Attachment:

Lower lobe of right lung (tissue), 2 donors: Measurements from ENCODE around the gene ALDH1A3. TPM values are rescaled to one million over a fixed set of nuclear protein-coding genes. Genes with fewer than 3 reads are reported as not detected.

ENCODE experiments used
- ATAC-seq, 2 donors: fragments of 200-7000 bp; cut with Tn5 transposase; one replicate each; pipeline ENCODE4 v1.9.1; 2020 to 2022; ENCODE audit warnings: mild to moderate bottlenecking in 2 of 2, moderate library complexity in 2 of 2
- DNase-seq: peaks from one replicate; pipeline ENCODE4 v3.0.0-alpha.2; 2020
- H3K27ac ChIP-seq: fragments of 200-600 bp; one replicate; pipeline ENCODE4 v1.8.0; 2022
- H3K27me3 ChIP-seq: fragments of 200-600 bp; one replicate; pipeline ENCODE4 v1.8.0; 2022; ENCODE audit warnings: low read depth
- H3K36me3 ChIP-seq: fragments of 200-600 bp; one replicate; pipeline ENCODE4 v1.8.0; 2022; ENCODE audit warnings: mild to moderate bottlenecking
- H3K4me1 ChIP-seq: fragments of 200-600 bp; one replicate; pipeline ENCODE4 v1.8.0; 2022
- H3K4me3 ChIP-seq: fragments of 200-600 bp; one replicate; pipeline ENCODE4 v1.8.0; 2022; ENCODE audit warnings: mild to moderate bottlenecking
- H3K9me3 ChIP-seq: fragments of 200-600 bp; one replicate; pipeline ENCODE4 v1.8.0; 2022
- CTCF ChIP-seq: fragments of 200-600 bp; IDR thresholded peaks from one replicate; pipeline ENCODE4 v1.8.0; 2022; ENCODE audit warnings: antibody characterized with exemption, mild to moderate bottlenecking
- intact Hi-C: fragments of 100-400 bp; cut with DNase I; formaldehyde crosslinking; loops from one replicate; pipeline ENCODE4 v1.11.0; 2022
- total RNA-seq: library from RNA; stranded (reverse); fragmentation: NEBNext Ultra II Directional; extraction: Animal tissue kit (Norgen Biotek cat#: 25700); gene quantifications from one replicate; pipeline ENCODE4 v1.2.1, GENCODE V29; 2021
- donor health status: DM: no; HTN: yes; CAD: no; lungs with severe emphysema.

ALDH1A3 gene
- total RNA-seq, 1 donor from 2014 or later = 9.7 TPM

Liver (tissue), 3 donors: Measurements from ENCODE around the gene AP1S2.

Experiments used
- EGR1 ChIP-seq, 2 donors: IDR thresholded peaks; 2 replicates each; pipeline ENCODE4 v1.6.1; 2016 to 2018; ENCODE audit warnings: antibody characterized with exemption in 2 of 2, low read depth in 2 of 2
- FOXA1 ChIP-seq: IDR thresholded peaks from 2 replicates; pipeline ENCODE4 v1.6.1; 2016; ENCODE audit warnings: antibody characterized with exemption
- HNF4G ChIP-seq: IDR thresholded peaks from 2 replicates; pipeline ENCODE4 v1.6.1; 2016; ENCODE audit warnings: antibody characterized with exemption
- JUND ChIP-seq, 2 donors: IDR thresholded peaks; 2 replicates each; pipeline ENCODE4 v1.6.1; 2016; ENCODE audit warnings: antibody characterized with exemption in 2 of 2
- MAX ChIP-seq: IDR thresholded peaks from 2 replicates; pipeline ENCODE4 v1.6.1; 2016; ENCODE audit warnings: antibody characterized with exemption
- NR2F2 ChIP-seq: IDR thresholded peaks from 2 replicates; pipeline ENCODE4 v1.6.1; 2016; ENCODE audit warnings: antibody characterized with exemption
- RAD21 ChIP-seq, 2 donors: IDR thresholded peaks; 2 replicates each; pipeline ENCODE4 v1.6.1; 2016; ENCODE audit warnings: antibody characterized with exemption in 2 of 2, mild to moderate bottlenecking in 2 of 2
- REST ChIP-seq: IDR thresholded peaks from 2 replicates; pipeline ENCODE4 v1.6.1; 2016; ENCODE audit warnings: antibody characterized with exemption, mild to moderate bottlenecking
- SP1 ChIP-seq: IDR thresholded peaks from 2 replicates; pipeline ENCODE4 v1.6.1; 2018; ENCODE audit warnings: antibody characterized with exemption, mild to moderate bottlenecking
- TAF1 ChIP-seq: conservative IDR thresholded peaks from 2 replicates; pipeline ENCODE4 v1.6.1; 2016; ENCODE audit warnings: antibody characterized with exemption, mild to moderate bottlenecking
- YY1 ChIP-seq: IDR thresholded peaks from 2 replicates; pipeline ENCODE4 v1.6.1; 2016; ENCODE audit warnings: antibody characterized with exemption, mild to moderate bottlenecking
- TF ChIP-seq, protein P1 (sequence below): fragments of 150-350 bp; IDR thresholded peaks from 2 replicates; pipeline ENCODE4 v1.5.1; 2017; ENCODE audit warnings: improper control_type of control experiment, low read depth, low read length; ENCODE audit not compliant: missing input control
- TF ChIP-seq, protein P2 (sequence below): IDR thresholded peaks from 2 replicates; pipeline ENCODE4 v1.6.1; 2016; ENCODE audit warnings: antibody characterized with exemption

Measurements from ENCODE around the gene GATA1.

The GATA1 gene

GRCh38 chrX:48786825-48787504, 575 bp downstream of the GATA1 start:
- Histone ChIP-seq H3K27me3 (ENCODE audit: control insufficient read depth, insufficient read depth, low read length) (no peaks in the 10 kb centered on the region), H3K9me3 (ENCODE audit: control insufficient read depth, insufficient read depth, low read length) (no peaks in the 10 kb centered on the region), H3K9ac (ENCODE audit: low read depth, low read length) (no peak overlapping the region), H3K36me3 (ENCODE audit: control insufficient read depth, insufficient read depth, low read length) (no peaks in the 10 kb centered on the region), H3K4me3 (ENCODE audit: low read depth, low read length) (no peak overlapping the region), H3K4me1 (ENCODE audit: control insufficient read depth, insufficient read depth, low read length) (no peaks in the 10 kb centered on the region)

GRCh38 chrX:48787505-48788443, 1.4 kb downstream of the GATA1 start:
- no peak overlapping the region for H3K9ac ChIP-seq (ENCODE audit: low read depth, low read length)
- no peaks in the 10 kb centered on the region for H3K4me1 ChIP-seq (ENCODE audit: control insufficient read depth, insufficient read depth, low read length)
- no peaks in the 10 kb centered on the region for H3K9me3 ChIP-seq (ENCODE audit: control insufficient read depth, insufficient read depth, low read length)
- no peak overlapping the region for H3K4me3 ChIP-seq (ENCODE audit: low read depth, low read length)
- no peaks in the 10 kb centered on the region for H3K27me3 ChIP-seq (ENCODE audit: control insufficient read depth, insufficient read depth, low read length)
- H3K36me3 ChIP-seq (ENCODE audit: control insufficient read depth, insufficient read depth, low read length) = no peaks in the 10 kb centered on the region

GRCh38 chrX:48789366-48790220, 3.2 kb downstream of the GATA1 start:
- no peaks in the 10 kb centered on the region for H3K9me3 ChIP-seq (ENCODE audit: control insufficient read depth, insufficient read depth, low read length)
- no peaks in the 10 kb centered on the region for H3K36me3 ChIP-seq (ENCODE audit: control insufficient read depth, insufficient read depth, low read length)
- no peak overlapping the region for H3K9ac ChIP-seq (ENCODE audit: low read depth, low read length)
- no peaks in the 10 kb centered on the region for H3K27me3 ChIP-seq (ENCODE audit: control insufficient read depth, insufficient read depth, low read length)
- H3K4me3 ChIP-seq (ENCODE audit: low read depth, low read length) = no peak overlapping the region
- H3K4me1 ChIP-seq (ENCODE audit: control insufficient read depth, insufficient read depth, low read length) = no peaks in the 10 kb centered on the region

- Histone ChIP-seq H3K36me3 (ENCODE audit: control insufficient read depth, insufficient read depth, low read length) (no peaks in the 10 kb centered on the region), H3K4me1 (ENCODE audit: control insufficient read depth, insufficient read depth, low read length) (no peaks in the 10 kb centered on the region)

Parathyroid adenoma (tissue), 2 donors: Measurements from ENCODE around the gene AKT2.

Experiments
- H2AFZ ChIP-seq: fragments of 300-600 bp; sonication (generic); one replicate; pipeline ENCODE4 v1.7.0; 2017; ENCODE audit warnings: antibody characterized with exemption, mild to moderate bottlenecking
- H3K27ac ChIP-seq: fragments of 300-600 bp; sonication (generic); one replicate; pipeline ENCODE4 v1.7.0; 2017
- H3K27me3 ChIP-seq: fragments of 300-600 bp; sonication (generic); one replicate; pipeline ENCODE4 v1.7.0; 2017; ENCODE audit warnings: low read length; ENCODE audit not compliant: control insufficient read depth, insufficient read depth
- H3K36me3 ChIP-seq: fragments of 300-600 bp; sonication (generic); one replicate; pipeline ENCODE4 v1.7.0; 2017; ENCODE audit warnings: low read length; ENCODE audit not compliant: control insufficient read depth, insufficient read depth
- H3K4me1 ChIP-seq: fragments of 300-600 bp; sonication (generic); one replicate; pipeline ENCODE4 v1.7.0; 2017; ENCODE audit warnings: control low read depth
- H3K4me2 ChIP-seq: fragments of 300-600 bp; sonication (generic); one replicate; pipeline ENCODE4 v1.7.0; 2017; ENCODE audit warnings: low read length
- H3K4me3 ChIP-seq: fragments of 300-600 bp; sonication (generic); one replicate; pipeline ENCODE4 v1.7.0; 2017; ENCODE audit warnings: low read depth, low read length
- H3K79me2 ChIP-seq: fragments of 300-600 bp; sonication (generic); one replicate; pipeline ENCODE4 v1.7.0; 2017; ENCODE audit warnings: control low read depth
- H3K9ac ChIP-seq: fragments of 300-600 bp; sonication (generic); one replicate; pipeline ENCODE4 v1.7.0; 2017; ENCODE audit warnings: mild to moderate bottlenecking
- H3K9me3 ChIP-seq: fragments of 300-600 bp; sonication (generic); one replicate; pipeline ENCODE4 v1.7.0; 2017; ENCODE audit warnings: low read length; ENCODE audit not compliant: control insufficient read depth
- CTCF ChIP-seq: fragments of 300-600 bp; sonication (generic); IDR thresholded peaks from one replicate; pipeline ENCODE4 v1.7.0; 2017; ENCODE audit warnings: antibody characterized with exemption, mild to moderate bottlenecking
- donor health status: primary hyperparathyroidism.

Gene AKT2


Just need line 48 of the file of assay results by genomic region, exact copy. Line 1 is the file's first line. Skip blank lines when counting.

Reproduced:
- H3K4me3 ChIP-seq (ENCODE audit: low read depth, low read length) = no peak overlapping the region